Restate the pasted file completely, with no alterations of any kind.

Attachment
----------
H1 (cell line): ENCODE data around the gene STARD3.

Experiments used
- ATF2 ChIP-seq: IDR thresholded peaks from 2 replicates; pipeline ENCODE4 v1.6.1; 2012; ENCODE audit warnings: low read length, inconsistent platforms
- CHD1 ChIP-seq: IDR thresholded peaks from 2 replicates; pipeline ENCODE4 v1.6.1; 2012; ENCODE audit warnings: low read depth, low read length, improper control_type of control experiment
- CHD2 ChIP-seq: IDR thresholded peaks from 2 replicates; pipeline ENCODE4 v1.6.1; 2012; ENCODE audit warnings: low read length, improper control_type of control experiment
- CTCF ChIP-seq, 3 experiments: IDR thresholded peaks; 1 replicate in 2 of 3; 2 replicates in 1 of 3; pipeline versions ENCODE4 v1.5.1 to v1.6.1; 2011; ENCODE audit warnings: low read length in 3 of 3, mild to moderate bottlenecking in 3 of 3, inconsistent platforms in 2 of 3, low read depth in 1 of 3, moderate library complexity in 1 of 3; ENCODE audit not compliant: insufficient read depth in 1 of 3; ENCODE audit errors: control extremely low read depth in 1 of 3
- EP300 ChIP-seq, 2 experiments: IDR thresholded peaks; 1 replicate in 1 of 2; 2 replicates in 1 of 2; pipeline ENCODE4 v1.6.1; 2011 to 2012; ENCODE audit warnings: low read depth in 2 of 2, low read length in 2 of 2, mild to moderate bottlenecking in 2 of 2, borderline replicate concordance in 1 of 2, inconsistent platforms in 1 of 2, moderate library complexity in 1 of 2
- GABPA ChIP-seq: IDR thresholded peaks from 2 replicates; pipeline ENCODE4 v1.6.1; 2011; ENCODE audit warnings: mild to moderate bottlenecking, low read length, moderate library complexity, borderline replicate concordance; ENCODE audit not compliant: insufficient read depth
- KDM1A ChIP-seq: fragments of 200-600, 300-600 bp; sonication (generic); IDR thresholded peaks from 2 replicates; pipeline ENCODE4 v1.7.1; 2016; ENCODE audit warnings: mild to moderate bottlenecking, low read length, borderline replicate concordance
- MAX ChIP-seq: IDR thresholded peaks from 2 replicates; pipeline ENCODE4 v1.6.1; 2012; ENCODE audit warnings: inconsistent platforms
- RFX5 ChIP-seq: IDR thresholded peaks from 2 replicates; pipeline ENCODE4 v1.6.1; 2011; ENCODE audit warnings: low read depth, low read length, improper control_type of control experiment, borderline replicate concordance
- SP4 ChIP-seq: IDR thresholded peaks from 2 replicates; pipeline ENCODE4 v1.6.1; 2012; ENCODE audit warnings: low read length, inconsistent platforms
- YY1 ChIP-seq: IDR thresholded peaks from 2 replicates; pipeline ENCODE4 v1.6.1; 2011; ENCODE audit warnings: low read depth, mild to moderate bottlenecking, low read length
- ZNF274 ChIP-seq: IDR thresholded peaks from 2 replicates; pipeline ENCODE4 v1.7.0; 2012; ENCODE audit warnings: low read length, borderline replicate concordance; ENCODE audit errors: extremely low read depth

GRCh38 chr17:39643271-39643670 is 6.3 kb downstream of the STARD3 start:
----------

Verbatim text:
H1 (cell line): ENCODE data around the gene STARD3.

Experiments used
- ATF2 ChIP-seq: IDR thresholded peaks from 2 replicates; pipeline ENCODE4 v1.6.1; 2012; ENCODE audit warnings: low read length, inconsistent platforms
- CHD1 ChIP-seq: IDR thresholded peaks from 2 replicates; pipeline ENCODE4 v1.6.1; 2012; ENCODE audit warnings: low read depth, low read length, improper control_type of control experiment
- CHD2 ChIP-seq: IDR thresholded peaks from 2 replicates; pipeline ENCODE4 v1.6.1; 2012; ENCODE audit warnings: low read length, improper control_type of control experiment
- CTCF ChIP-seq, 3 experiments: IDR thresholded peaks; 1 replicate in 2 of 3; 2 replicates in 1 of 3; pipeline versions ENCODE4 v1.5.1 to v1.6.1; 2011; ENCODE audit warnings: low read length in 3 of 3, mild to moderate bottlenecking in 3 of 3, inconsistent platforms in 2 of 3, low read depth in 1 of 3, moderate library complexity in 1 of 3; ENCODE audit not compliant: insufficient read depth in 1 of 3; ENCODE audit errors: control extremely low read depth in 1 of 3
- EP300 ChIP-seq, 2 experiments: IDR thresholded peaks; 1 replicate in 1 of 2; 2 replicates in 1 of 2; pipeline ENCODE4 v1.6.1; 2011 to 2012; ENCODE audit warnings: low read depth in 2 of 2, low read length in 2 of 2, mild to moderate bottlenecking in 2 of 2, borderline replicate concordance in 1 of 2, inconsistent platforms in 1 of 2, moderate library complexity in 1 of 2
- GABPA ChIP-seq: IDR thresholded peaks from 2 replicates; pipeline ENCODE4 v1.6.1; 2011; ENCODE audit warnings: mild to moderate bottlenecking, low read length, moderate library complexity, borderline replicate concordance; ENCODE audit not compliant: insufficient read depth
- KDM1A ChIP-seq: fragments of 200-600, 300-600 bp; sonication (generic); IDR thresholded peaks from 2 replicates; pipeline ENCODE4 v1.7.1; 2016; ENCODE audit warnings: mild to moderate bottlenecking, low read length, borderline replicate concordance
- MAX ChIP-seq: IDR thresholded peaks from 2 replicates; pipeline ENCODE4 v1.6.1; 2012; ENCODE audit warnings: inconsistent platforms
- RFX5 ChIP-seq: IDR thresholded peaks from 2 replicates; pipeline ENCODE4 v1.6.1; 2011; ENCODE audit warnings: low read depth, low read length, improper control_type of control experiment, borderline replicate concordance
- SP4 ChIP-seq: IDR thresholded peaks from 2 replicates; pipeline ENCODE4 v1.6.1; 2012; ENCODE audit warnings: low read length, inconsistent platforms
- YY1 ChIP-seq: IDR thresholded peaks from 2 replicates; pipeline ENCODE4 v1.6.1; 2011; ENCODE audit warnings: low read depth, mild to moderate bottlenecking, low read length
- ZNF274 ChIP-seq: IDR thresholded peaks from 2 replicates; pipeline ENCODE4 v1.7.0; 2012; ENCODE audit warnings: low read length, borderline replicate concordance; ENCODE audit errors: extremely low read depth

GRCh38 chr17:39643271-39643670 is 6.3 kb downstream of the STARD3 start: